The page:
Some professional paradoxes never fail to amuse me. Male hairdressers are invariably bald. Many small accounting firms are cooking their own books. Teacher’s kids are usually the worst behaved in school. And, closer to home, marketers are useless at positioning and communicating their profession to the public and other executives.
But no matter how jaded your appraisal of marketing’s general reputation, last week’s announcement from the Chartered Institute of Marketing should have taken you completely by surprise and then, as the implications sunk in, with horror.
CIM is celebrating its centenary this year and what better way to mark the occasion than to announce that marketing has reached an “evolutionary cul-de-sac” and advise that the discipline should be merged with the sales department?
No, I am not misrepresenting the institute’s argument. The CIM’s Marketing and Sales Fusion report lays out the case for repositioning marketing within the sales function. David Thorp, director of research and professional development at the CIM, says: “For too long the trend has been towards separating marketing and sales – and the marketing profession, in its desire to establish itself, undoubtedly contributed to this. We believe that, in the next decade, more and more companies will see reintegrating marketing and sales as a smart move that brings real rewards.”
No one would take issue with the argument that sales and marketing must co-ordinate their activities and work together, but the idea that the future of marketing lies inside a sales department is the last thing that will help marketers through the tricky decade ahead.
The CIM seems to believe that marketing and sales professionals do the same work. They may be united around common outcomes but the success depends on very different activities in both camps, which on occasion are set in direct opposition with each other. Not because marketing and sales are misaligned, but because they must often adopt fundamentally diverging perspectives for the good of their organisation.
The CIM lays out the case for repositioning marketing within the sales function
You need properly trained marketers to do things that sales executives find impossible to carry out. Proper targeting, for example, depends on focusing on one segment at the expense of others – something that most sales executives simply will not countenance. In the area of brand architecture, marketers have made huge strides in recent years by reducing the number of brands in a company’s portfolio to drive profitability – usually against the recommendations of the sales departments. And no matter how talented the sales teams I have worked with, I have yet to find any able to position the same brand in different ways for different target segments. These are the jobs that only marketers can do.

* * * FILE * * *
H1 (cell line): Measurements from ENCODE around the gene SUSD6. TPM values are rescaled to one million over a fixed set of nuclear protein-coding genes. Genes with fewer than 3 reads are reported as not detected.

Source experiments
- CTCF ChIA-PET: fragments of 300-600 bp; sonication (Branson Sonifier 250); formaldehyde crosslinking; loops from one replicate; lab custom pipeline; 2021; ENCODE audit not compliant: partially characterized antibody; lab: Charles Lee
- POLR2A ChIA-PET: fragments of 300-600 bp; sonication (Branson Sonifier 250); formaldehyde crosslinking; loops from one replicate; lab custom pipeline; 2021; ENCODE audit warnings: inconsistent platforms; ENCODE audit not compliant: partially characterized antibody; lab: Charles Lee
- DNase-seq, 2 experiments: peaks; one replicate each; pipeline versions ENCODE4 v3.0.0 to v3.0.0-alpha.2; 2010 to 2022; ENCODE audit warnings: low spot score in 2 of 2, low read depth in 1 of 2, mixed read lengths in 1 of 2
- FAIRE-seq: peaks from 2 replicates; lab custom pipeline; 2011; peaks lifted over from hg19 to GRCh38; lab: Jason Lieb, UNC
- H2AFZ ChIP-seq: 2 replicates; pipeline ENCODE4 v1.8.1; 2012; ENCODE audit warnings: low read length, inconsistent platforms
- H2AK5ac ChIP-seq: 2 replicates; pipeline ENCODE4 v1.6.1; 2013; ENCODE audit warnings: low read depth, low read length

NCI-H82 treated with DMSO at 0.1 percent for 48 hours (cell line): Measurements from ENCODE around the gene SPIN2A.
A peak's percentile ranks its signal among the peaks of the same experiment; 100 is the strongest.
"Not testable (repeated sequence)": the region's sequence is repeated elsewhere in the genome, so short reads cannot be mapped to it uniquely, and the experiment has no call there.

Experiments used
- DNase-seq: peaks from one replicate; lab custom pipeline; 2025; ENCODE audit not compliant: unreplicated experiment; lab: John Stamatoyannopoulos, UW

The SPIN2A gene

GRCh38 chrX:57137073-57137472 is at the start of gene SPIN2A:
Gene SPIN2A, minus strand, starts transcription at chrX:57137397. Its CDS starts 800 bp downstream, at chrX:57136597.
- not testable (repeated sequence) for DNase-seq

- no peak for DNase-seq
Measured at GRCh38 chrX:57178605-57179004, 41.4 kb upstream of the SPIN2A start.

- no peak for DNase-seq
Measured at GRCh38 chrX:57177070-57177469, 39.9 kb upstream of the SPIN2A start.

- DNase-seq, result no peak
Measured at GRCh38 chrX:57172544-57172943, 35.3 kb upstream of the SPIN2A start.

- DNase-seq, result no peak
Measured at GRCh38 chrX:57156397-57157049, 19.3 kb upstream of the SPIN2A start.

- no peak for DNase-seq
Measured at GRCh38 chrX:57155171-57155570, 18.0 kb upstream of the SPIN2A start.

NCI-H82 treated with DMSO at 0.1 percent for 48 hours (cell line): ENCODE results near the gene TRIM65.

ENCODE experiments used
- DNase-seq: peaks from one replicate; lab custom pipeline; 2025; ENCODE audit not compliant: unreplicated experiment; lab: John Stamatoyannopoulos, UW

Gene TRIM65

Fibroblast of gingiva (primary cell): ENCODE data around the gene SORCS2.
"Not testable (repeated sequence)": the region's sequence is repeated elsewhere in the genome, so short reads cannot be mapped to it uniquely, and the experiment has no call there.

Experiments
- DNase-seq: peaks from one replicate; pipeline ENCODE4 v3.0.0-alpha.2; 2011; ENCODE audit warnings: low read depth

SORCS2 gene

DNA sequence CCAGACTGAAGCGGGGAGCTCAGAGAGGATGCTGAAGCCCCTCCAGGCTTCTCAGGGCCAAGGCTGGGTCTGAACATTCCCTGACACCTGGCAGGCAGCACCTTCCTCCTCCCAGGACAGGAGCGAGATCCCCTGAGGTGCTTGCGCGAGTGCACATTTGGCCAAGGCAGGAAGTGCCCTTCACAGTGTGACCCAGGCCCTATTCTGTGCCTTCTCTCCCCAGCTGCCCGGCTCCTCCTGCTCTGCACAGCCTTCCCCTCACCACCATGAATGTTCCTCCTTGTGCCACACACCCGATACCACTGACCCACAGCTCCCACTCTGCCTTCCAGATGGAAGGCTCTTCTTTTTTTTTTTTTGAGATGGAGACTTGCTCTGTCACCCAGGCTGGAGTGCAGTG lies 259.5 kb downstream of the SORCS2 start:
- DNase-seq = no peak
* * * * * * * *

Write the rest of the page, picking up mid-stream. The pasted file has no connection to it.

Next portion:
The danger of CIM’s recommendation is that most sales departments think they understand marketing. But they don’t, they think it means sales. And when you approach every strategic marketing challenge thinking that marketing should deliver immediate sales, you get many of the key strategic decisions wrong. You under-price the product. You target everyone. You position to everyone. And eventually sales start to decline because of the inherent and insistent focus on increasing them.
My argument isn’t that marketing is superior to sales. Most marketers couldn’t sell a bucket of water to a man whose pants are on fire, but the idea that blending the two functions into one will somehow synergise the organisation is utter nonsense.
CIM is a hugely successful and influential operation that trains and represents many of our best marketers. However, for it to suggest that marketing has nowhere left to go isn’t just incorrect, it’s professionally damning at the very time when marketers need to be able to defend their discipline.
Our own industry body – one that grew out of the need for a distinction between sales and marketing – is now suggesting we have nowhere left to go except back into sales.
And while I respect the bravery of David Thorp to release this report, I have to question whether an executive with an MSc in training and performance management is really qualified to make these enormously damaging claims about the discipline in which he now works.
If CIM is serious about this proposal, then I expect it has already drawn up plans to return its royal charter and is preparing to merge with the Institute of Sales and Marketing Management. Like any organisation headed by sales executives, the ISMM includes marketing in its title but defines its mission exclusively as “representing the interests of the sales profession and providing practical support to sales people and organisations”.
A vision, perhaps, of the kind of future marketers can hope for if we listen to our own chartered institute.